But what do you know about Agee’s 23rd homer, other than what is mentioned above? Well, know this: When Tommie hit it, it narrowed the gap between the most prodigious home run-hitting seasons by a Met from 12 to 11. Until September 1, 1969, with Agee sitting on 22, Tommie trailed Frank Thomas’s team-record total of 34 by a dozen. Agee had hit No. 22 on August 21, at Shea, versus Ron Bryant of the Giants. He hit No. 21 on August 19 in the bottom of the fourteenth to beat Juan Marichal and San Francisco, 1-0. That one is a legend because it beat a future Hall of Famer, broke up an extraordinarily lengthy dual shutout and added to the mounting evidence that the 1969 Mets were a very serious enterprise.

No. 21 also had the distinction of adding up to the second-most prodigious home run-hitting season by a Met. Agee surpassed Charlie Smith’s total of 20 from 1964. Until August 19, 1969, Smith was the runner-up in the then-thin Met record books’ even thinner chapter on dingers. It went Thomas 34; Smith 20; and everybody else 19-or-under. The gap between largest and second-largest quantity had been 14 for five years. When Agee went deep to start September, the difference had dropped beneath 12. We’ve made that clear already.

But why are we dwelling on this? Because of the following:

• When Agee finished 1969 with 26 home runs, the gap between best and second-best single-season Met home run totals was reduced to eight: Thomas 34; Agee 26. That remained the order of things through 1974.

• When Dave Kingman set up shop at Shea in 1975 and popped 36 home runs to establish a new Mets single-season record, the order was overturned and the gap shrank: Kingman 36; Thomas 34.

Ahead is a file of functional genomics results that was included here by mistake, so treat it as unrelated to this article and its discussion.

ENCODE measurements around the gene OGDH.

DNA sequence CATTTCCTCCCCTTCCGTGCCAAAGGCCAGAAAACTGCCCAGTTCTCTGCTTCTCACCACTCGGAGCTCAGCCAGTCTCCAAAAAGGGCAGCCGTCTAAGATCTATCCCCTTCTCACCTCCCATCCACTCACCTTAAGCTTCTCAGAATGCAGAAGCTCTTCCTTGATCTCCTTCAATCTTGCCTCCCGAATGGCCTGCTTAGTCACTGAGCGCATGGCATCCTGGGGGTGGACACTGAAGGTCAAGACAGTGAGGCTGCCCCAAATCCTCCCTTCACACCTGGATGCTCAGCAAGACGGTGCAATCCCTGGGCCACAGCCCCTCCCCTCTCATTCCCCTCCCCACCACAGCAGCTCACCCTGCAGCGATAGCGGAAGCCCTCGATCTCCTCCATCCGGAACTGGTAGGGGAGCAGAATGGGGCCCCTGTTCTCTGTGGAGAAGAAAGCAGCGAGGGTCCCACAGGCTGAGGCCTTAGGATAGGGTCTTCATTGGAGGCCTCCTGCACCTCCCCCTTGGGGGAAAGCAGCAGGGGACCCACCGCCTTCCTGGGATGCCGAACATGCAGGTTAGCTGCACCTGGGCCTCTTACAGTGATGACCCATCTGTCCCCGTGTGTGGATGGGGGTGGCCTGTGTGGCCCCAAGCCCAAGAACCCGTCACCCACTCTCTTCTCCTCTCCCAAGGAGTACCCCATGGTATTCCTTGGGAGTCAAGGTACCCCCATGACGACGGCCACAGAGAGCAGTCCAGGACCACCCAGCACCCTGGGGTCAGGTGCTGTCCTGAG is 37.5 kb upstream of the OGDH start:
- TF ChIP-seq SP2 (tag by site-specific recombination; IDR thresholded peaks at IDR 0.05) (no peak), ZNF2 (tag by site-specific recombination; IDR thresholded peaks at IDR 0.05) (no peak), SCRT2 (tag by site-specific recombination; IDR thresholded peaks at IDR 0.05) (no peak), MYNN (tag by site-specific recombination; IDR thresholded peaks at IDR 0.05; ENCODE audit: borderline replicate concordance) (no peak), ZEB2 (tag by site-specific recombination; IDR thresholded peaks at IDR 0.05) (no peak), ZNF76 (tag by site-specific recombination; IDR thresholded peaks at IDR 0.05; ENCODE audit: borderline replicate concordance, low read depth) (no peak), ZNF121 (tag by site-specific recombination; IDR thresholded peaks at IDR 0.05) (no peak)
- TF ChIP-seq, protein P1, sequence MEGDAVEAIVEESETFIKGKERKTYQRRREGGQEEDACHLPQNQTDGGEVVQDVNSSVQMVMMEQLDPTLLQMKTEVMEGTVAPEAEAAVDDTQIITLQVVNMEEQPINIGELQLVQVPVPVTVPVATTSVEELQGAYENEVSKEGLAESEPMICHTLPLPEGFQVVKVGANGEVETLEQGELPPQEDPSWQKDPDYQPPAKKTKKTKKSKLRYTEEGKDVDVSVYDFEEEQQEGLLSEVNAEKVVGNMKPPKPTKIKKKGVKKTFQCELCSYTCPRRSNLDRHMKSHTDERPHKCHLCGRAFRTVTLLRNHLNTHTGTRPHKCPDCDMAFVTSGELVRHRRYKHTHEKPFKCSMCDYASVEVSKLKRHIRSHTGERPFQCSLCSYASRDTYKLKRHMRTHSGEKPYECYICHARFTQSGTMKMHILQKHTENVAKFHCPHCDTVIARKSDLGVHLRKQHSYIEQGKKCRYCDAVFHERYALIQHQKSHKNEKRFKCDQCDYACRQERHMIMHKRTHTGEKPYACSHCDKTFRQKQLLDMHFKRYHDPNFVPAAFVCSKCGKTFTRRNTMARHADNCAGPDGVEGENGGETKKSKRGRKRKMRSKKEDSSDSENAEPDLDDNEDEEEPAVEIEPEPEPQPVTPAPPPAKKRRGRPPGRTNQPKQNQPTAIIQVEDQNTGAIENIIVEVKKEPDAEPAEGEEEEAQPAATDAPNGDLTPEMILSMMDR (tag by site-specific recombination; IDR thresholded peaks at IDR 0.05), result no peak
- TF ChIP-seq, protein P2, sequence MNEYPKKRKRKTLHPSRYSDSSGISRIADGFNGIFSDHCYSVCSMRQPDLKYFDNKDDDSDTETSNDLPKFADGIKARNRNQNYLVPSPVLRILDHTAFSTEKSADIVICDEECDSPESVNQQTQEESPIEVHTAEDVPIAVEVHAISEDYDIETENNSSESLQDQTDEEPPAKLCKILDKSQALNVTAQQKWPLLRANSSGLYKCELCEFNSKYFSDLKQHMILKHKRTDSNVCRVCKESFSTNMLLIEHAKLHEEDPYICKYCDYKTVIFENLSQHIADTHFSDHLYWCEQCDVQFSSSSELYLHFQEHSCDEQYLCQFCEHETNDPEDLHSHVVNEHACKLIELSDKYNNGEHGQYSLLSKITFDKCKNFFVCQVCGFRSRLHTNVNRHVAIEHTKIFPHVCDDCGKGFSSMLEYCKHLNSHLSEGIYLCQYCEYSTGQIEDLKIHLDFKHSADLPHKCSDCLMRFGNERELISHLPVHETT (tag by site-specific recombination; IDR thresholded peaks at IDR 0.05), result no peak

• A year later, in 1976, Dave topped himself by one: Kingman 37, Kingman 36.

• Six years later, in 1982, Dave tied himself: Kingman 37; Kingman 37.

• After a half-decade pause, a new champ announced his presence with authority. Darryl Strawberry set the new Mets home run mark in 1987 by two: Strawberry 39; Kingman 37 (twice).

• Straw would match his best in 1988, leaving the top two Met home run-hitting seasons as Strawberry 39; Strawberry 39.

• Then, in 1996, emerged a man in full — a catcher named Todd Hundley — to upend the top of this chart: Hundley 41; Strawberry 39 (twice).

• Between 1996 and 1999, something that seemed incredibly unlikely happened. Hundley, the toast of Flushing, was replaced behind the plate by all-world All-Star Mike Piazza. Piazza couldn’t quite usurp Hundley’s most cherished record, but he did take the 2 spot in the single-season home run standings from Darryl, just as he had taken the 2 spot in the lineup card from Todd: Hundley 41; Piazza 40.

• Seven years later, however, it was Piazza who was nudged aside. Carlos Beltran equaled Todd Hundley’s Mets-best total in 2006: Hundley 41; Beltran 41.

For the longest time thereafter, nobody challenged Hundley’s 41 or, for that matter, Beltran’s 41. All that incrementalism that followed in the wake of Agee moving within 11 home runs of Thomas on September 1, 1969…

Thomas by 8 over Agee at the end of 1969;
Kingman by 2 over Thomas at the end of 1975;
Kingman by 1 over himself at the end of 1976;
Kingman tied with himself at the end of 1982;
Strawberry by 2 over Kingman at the end of 1987;
Strawberry tied with himself at the end of 1988;
Hundley by 2 over Strawberry at the end of 1996;
Hundley by 1 over Piazza at the end of 1999;
and Beltran tied with Hundley at the end of 2006

…added up to little in the way of fundamental change at the top of the Mets’ single-season home run leaderboard. The record that was 34 in 1962 inched up to 41 thirty-four seasons later and remained stagnant for twenty-two seasons beyond that. There was, for thirteen years, no daylight between the top two power campaigns in Mets history, and for almost exactly fifty years, the difference between the top and next-to-the-top had never measured a distance as vast as a dozen home runs.

Then along came Pete Alonso.

Pete came, Pete saw, Pete conquered.

Pete came and kept coming.

By the time Pete Alonso finished arriving, he grasped everything within his expansive reach. The last two items that were up grabs in 2019 have just now become Alonso’s as well.